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The third of four culinary adventures shared by Jack Burton in "Traditions," the quarterly newsletter of the Sonoma County Slow Food Convivium, as "Slowly Through Europe," taken from his travels abroad in the 1980s driving an old Renault with an old two-burner propoane stove aboard.

"Live and Learn"

One of us had spied the simple hand-lettered sign. We were on the road somewhere in Alsace and traveling aimlessly in the shadow of the Vosges. Our path had taken us through a little corner of Germany that seemed as French as the little French villages, with their darkly brooding churches seemed hauntingly Germanic.

 CAMPING 
   
The sign beckoned as we were motoring through a pretty river valley along a road crowded closely by a grand arch of trees. I pulled over and it was decided we had traveled enough for one day. The prospect of a little mid-summer stay on a French farm-hotel had us all thinking about washing up and preparing supper with a salad and vegetables right out of the garden.

Madame greeted us pleasantly and began her routine of showing us about. The farm was a typical European family arrangement with animals, and children, and chickens. There was a big kitchen garden. The gardens and pastures were particularly lush, and as our tour proceeded to the toilet facilities and cold water shower, Madame made a point of proudly showing off the property's ancient artesian well. The water flowed merrily out of a weather-beaten spring house into a pair of large stone cisterns. One of the receptacles was situated about a foot lower than the first so that the water cascaded through a low channel from one into the other.

Madame took great pains to explain that we were to take our drinking water from only the upper basin, and the lower basin was reserved for wash water and laundry. This all went down in Madame's work-a-day French, but seemed perfectly clear to me. I admired the simplicity of the system, the old stonework, and the fine little brook that formed from water flowing out of the lower basin to meander off through the pasture. The tiny sparkling brook put me in mind of trout, and fishing, and pan-crisp fried fish with cool, flinty Alsatian white wine . . . .

I do not know what my traveling companions were thinking about, but we would soon come to find out that one of them had not been paying much attention when Madame had been explaining the picturesque but archaic water system.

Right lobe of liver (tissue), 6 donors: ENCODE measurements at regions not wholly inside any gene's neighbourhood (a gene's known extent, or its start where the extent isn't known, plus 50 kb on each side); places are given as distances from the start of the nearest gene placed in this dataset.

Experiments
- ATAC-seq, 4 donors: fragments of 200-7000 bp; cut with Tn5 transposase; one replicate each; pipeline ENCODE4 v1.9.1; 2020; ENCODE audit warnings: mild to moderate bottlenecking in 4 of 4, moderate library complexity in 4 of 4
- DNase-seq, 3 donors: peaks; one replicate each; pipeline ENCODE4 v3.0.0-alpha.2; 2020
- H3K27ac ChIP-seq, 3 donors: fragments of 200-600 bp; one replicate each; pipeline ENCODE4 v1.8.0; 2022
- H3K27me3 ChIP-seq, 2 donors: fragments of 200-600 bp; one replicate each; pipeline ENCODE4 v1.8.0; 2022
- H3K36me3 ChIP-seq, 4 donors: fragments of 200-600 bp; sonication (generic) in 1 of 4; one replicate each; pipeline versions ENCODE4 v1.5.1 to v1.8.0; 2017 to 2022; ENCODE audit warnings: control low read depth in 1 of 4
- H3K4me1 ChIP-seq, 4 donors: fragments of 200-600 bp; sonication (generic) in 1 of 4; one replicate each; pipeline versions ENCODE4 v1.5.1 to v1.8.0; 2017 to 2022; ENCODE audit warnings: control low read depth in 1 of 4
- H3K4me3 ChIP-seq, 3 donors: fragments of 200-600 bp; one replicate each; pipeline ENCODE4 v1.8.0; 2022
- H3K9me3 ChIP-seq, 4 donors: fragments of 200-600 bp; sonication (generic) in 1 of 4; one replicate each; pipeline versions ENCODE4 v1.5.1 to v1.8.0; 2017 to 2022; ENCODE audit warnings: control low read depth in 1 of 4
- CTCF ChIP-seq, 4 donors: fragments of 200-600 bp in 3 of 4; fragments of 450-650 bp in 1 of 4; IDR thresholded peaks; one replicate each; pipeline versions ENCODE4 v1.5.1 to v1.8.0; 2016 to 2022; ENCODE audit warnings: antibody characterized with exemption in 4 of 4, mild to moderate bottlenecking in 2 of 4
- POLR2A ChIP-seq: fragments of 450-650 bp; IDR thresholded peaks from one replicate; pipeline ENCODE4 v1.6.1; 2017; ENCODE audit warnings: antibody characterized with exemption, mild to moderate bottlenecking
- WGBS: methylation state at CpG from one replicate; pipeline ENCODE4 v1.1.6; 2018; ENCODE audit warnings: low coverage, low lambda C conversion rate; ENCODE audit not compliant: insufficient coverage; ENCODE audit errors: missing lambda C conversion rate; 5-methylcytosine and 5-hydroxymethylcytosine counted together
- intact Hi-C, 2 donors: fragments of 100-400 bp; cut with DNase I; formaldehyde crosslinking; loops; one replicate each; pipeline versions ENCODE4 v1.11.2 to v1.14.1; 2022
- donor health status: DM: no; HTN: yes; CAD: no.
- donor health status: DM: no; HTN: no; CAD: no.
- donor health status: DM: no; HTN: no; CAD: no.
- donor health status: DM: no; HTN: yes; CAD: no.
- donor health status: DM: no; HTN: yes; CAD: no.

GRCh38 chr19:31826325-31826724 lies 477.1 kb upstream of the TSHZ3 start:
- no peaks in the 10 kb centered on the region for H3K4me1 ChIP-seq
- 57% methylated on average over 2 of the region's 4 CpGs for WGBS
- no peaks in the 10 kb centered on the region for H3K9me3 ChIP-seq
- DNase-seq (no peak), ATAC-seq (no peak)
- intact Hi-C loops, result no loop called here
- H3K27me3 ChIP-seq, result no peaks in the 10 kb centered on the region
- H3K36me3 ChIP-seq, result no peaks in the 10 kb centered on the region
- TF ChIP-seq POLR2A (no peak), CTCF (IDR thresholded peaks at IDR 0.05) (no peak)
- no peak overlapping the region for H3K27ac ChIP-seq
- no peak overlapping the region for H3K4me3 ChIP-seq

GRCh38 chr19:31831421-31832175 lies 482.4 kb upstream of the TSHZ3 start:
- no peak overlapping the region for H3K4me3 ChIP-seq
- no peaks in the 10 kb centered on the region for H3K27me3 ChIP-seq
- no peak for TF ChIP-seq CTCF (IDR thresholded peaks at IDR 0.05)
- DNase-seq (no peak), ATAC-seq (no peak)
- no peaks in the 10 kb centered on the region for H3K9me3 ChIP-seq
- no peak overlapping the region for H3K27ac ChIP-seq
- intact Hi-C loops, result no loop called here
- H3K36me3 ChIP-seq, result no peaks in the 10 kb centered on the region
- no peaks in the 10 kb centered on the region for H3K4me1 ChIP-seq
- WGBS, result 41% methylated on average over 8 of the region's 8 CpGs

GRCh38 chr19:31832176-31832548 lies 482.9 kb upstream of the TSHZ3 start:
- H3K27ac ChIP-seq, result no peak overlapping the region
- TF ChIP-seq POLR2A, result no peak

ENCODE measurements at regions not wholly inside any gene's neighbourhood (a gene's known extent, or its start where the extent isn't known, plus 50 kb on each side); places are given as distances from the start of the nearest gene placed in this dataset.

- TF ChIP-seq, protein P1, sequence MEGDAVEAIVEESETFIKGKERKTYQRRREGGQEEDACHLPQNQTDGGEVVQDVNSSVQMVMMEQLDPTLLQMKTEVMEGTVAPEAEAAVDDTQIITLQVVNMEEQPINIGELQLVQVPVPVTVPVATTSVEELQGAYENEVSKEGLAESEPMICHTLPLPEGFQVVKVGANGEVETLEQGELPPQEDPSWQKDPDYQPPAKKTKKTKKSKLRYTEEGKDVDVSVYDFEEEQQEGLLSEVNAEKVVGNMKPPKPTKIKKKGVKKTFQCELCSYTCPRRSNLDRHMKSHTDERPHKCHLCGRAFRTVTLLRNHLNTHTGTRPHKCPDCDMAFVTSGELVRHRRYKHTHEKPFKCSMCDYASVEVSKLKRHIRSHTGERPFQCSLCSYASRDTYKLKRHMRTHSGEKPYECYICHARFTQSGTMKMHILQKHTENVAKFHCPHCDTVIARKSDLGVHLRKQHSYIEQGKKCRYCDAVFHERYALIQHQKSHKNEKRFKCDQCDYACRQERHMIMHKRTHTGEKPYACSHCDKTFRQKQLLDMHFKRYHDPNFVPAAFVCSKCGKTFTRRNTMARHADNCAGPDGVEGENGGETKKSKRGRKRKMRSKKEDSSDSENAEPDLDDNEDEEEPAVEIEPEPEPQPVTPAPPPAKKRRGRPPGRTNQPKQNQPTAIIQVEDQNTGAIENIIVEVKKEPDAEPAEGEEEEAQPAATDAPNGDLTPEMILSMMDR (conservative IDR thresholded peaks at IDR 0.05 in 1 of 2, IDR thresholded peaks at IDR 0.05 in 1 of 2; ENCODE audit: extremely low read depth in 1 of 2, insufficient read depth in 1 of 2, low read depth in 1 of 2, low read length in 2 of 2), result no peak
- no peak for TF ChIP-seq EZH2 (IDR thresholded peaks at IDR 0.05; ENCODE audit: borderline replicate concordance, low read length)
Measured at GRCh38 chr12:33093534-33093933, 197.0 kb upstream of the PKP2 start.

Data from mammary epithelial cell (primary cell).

We spent a couple of days enjoying French farm life and the bounty of Madame's gardens. I discovered a way to fry the impeccably fresh local trout with bits of salt pork and tiny button mushrooms. We could have stayed on for days savoring this idyllic countryside as the local wines were delicious and the weather was lovely.

It all come abruptly to an end though as one of us fell quite dramatically ill. Our poor companion was at a loss to understand why it was only her in such a state when the three of us had all been eating the exact same meals. As the principal cook on our little expedition, I was nervously reviewing all the details of our encampment's kitchen setup and the ingredients I had been using. We all agreed the comfort of a good hotel and proximity to a doctor would be in our friend's best interest.

The cause of the illness might have forever remained a mystery had I not stopped to bid Monsieur adieu as we were driving off the property. The realization that she had misinterpreted Madame's drinking water instructions came to our friend with a small groan as she observed Monsieur at work in the lower stone water basin. He was energetically scrubbing the naked head of a recently slaughtered steer with a brush. Monsieur left the head to bob eerily in the lower basin as he came over to say goodbye. The clear water flowing from the upper basin caused the steer's head to do a lazy pirouette in the lower basin.

Our friend, who looked as if she was fixing to die in the back seat of our little Renault, did brighten somewhat at discovering the source of her intestinal distress.

"Live and learn," she said philosophically!

French Camping Trout
or Truites au Lard

1.  Clean and completely bone one small trout for each guest. Remove the dorsal fin but do not separate the filets and keep the head on (or not).
 
2.Prepare a nice pan of tiny button mushrooms sautéed in butter and seasoned simply with salt and black pepper.
 
3.Cut 2 oz. of salt pork per guest into small lardons and heat them gently in a large heavy pan until the fat runs.
 
4.Dust the trouts with flour, raise the heat and fry the fish with the bacon, perhaps 4 minutes per side, until they are nice and brown. (Add butter if the pan seems dry.)
 
5.Platter the trouts and scatter them with the lardons
 
6.Add 1 t. minced garlic per guest to the hot pan and sauté briefly but do not brown.
 
7.Remove the pan from the heat and add 2 t. red wine vinegar per guest. Give the pan a few good shakes while the vinegar sputters and pour it, foaming over the fish. Garnish with chopped parsley and serve with the mushrooms, simple buttered potatoes or spaetzel and plenty of cool Riesling.
 
Bon appétit!

Jack



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